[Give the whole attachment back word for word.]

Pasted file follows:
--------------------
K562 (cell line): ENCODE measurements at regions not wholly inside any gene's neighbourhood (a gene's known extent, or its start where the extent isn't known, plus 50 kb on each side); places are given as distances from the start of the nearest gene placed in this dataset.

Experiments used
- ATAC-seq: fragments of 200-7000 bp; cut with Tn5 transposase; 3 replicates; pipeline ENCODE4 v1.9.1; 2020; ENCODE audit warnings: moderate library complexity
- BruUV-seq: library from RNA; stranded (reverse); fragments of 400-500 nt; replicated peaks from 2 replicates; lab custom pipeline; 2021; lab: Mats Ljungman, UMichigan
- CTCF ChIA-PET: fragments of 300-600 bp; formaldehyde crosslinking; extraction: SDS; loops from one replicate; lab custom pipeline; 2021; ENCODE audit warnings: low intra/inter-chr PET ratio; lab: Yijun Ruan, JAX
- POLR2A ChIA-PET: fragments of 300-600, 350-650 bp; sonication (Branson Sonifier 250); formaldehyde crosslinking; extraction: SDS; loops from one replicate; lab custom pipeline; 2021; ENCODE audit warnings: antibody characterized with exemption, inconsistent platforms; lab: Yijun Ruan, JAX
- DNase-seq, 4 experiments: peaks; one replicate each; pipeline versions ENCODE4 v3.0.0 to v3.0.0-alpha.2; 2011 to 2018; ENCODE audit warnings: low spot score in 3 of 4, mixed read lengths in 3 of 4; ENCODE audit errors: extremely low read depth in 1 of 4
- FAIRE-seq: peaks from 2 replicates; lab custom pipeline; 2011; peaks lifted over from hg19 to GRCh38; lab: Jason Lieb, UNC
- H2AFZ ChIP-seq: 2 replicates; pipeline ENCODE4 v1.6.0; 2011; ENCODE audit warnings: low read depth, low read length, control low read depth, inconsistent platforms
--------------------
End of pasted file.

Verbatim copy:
K562 (cell line): ENCODE measurements at regions not wholly inside any gene's neighbourhood (a gene's known extent, or its start where the extent isn't known, plus 50 kb on each side); places are given as distances from the start of the nearest gene placed in this dataset.

Experiments used
- ATAC-seq: fragments of 200-7000 bp; cut with Tn5 transposase; 3 replicates; pipeline ENCODE4 v1.9.1; 2020; ENCODE audit warnings: moderate library complexity
- BruUV-seq: library from RNA; stranded (reverse); fragments of 400-500 nt; replicated peaks from 2 replicates; lab custom pipeline; 2021; lab: Mats Ljungman, UMichigan
- CTCF ChIA-PET: fragments of 300-600 bp; formaldehyde crosslinking; extraction: SDS; loops from one replicate; lab custom pipeline; 2021; ENCODE audit warnings: low intra/inter-chr PET ratio; lab: Yijun Ruan, JAX
- POLR2A ChIA-PET: fragments of 300-600, 350-650 bp; sonication (Branson Sonifier 250); formaldehyde crosslinking; extraction: SDS; loops from one replicate; lab custom pipeline; 2021; ENCODE audit warnings: antibody characterized with exemption, inconsistent platforms; lab: Yijun Ruan, JAX
- DNase-seq, 4 experiments: peaks; one replicate each; pipeline versions ENCODE4 v3.0.0 to v3.0.0-alpha.2; 2011 to 2018; ENCODE audit warnings: low spot score in 3 of 4, mixed read lengths in 3 of 4; ENCODE audit errors: extremely low read depth in 1 of 4
- FAIRE-seq: peaks from 2 replicates; lab custom pipeline; 2011; peaks lifted over from hg19 to GRCh38; lab: Jason Lieb, UNC
- H2AFZ ChIP-seq: 2 replicates; pipeline ENCODE4 v1.6.0; 2011; ENCODE audit warnings: low read depth, low read length, control low read depth, inconsistent platforms